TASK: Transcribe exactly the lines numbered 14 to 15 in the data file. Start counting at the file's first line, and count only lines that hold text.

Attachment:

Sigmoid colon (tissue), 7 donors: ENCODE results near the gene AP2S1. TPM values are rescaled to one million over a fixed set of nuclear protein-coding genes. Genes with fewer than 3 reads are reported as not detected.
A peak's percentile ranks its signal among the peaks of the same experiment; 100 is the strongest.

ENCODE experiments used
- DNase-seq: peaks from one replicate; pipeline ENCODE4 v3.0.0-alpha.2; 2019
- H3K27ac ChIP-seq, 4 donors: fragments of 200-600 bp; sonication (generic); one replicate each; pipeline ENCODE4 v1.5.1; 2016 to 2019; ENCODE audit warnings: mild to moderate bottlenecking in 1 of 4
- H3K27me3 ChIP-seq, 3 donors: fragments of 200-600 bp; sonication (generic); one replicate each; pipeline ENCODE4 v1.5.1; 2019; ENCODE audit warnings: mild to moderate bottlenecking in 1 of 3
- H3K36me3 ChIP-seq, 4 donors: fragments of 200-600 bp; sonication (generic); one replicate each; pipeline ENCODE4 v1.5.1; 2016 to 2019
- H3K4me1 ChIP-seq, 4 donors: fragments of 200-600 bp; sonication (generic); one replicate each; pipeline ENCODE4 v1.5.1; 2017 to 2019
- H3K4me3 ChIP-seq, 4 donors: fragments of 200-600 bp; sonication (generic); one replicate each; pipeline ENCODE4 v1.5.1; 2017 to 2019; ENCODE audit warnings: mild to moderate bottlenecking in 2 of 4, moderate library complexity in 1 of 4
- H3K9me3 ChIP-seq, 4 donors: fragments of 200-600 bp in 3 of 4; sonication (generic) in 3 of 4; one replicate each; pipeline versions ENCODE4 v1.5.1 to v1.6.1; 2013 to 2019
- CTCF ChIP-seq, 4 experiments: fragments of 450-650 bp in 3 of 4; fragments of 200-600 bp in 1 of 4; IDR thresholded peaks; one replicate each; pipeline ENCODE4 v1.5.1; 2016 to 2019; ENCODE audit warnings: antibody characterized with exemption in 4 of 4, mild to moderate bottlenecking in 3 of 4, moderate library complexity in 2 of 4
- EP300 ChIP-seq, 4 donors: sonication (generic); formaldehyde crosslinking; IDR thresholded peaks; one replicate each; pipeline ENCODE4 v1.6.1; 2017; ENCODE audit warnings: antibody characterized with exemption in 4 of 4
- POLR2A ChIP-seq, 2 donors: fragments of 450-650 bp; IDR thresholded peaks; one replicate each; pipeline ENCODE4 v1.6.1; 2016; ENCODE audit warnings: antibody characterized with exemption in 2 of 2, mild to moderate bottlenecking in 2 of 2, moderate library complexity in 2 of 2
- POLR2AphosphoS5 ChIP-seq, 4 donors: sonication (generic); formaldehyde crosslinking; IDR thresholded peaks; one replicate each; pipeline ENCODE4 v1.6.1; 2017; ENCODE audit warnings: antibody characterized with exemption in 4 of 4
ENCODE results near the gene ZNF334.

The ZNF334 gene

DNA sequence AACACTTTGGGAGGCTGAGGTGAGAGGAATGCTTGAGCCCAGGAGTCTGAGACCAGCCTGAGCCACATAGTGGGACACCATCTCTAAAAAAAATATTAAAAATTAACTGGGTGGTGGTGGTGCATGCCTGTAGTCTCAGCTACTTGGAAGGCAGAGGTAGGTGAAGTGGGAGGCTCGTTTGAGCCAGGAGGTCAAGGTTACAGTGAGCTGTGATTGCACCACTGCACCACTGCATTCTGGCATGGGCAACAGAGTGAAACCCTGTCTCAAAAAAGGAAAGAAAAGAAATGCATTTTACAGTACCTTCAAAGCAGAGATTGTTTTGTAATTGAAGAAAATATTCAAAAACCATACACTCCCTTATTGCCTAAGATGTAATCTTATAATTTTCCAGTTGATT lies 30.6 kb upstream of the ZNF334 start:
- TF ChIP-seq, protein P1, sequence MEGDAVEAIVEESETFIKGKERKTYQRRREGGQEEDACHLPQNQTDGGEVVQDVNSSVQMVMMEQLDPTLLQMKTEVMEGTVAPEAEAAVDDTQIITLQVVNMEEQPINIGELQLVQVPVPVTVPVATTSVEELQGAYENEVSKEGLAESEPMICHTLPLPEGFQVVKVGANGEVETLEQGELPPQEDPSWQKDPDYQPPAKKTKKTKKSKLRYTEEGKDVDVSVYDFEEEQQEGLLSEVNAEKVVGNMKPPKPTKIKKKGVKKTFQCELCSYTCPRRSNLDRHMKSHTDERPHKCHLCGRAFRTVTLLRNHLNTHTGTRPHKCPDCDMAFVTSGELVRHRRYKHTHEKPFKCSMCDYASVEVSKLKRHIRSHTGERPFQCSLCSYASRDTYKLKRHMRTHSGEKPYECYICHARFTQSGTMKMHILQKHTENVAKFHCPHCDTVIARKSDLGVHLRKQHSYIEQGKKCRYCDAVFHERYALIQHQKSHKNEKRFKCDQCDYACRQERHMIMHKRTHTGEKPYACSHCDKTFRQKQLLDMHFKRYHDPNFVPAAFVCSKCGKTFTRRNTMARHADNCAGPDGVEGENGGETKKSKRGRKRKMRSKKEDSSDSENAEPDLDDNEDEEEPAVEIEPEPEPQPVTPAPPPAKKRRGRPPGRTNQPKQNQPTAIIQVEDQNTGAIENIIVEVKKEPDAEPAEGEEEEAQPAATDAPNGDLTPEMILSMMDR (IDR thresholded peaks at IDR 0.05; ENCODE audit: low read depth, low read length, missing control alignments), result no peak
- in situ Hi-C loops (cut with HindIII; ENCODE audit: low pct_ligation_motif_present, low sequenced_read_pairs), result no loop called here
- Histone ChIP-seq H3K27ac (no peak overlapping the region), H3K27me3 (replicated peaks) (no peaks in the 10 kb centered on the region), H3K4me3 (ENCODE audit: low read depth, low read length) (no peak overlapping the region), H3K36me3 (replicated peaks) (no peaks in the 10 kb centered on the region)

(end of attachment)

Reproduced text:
- POLR2AphosphoS5 ChIP-seq, 4 donors: sonication (generic); formaldehyde crosslinking; IDR thresholded peaks; one replicate each; pipeline ENCODE4 v1.6.1; 2017; ENCODE audit warnings: antibody characterized with exemption in 4 of 4
ENCODE results near the gene ZNF334.